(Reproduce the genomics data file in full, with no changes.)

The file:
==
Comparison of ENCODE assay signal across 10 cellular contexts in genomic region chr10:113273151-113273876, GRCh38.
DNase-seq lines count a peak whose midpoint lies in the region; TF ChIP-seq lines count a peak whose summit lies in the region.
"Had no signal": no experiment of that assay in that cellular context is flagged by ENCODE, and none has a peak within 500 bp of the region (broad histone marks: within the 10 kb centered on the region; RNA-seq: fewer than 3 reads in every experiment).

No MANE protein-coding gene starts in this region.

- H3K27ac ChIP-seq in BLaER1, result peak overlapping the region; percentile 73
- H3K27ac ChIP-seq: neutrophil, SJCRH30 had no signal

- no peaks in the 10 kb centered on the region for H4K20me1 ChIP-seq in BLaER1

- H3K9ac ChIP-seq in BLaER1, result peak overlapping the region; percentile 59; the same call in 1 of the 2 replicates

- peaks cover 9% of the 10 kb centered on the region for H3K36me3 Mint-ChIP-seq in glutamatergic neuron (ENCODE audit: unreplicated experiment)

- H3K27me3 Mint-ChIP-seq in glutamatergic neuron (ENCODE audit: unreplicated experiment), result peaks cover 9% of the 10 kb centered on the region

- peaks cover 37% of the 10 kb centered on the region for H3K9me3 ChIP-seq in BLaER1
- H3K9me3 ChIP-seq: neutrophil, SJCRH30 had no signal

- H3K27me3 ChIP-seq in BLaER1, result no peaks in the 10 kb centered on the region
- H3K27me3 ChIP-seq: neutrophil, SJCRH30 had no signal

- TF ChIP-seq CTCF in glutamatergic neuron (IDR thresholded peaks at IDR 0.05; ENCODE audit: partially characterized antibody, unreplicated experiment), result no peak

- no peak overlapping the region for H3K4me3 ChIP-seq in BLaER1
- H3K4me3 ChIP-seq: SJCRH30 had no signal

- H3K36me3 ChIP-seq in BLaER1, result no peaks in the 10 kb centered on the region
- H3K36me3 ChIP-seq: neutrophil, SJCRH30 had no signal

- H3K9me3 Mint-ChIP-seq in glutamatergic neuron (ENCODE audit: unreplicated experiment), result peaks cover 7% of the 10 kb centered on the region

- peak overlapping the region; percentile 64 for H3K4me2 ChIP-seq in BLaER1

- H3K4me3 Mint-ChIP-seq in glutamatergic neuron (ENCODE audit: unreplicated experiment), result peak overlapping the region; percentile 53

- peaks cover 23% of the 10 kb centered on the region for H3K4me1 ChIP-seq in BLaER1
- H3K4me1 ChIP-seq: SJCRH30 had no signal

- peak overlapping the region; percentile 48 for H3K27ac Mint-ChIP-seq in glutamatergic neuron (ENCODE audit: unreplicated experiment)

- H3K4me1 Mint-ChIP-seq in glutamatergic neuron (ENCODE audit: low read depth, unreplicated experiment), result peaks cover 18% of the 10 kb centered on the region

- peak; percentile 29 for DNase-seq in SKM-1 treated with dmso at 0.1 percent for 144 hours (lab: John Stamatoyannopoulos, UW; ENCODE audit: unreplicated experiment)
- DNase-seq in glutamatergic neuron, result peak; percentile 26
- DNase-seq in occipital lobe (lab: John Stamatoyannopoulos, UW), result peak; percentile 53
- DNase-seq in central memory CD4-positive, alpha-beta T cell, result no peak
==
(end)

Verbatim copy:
Comparison of ENCODE assay signal across 10 cellular contexts in genomic region chr10:113273151-113273876, GRCh38.
DNase-seq lines count a peak whose midpoint lies in the region; TF ChIP-seq lines count a peak whose summit lies in the region.
"Had no signal": no experiment of that assay in that cellular context is flagged by ENCODE, and none has a peak within 500 bp of the region (broad histone marks: within the 10 kb centered on the region; RNA-seq: fewer than 3 reads in every experiment).

No MANE protein-coding gene starts in this region.

- H3K27ac ChIP-seq in BLaER1, result peak overlapping the region; percentile 73
- H3K27ac ChIP-seq: neutrophil, SJCRH30 had no signal

- no peaks in the 10 kb centered on the region for H4K20me1 ChIP-seq in BLaER1

- H3K9ac ChIP-seq in BLaER1, result peak overlapping the region; percentile 59; the same call in 1 of the 2 replicates

- peaks cover 9% of the 10 kb centered on the region for H3K36me3 Mint-ChIP-seq in glutamatergic neuron (ENCODE audit: unreplicated experiment)

- H3K27me3 Mint-ChIP-seq in glutamatergic neuron (ENCODE audit: unreplicated experiment), result peaks cover 9% of the 10 kb centered on the region

- peaks cover 37% of the 10 kb centered on the region for H3K9me3 ChIP-seq in BLaER1
- H3K9me3 ChIP-seq: neutrophil, SJCRH30 had no signal

- H3K27me3 ChIP-seq in BLaER1, result no peaks in the 10 kb centered on the region
- H3K27me3 ChIP-seq: neutrophil, SJCRH30 had no signal

- TF ChIP-seq CTCF in glutamatergic neuron (IDR thresholded peaks at IDR 0.05; ENCODE audit: partially characterized antibody, unreplicated experiment), result no peak

- no peak overlapping the region for H3K4me3 ChIP-seq in BLaER1
- H3K4me3 ChIP-seq: SJCRH30 had no signal

- H3K36me3 ChIP-seq in BLaER1, result no peaks in the 10 kb centered on the region
- H3K36me3 ChIP-seq: neutrophil, SJCRH30 had no signal

- H3K9me3 Mint-ChIP-seq in glutamatergic neuron (ENCODE audit: unreplicated experiment), result peaks cover 7% of the 10 kb centered on the region

- peak overlapping the region; percentile 64 for H3K4me2 ChIP-seq in BLaER1

- H3K4me3 Mint-ChIP-seq in glutamatergic neuron (ENCODE audit: unreplicated experiment), result peak overlapping the region; percentile 53

- peaks cover 23% of the 10 kb centered on the region for H3K4me1 ChIP-seq in BLaER1
- H3K4me1 ChIP-seq: SJCRH30 had no signal

- peak overlapping the region; percentile 48 for H3K27ac Mint-ChIP-seq in glutamatergic neuron (ENCODE audit: unreplicated experiment)

- H3K4me1 Mint-ChIP-seq in glutamatergic neuron (ENCODE audit: low read depth, unreplicated experiment), result peaks cover 18% of the 10 kb centered on the region

- peak; percentile 29 for DNase-seq in SKM-1 treated with dmso at 0.1 percent for 144 hours (lab: John Stamatoyannopoulos, UW; ENCODE audit: unreplicated experiment)
- DNase-seq in glutamatergic neuron, result peak; percentile 26
- DNase-seq in occipital lobe (lab: John Stamatoyannopoulos, UW), result peak; percentile 53
- DNase-seq in central memory CD4-positive, alpha-beta T cell, result no peak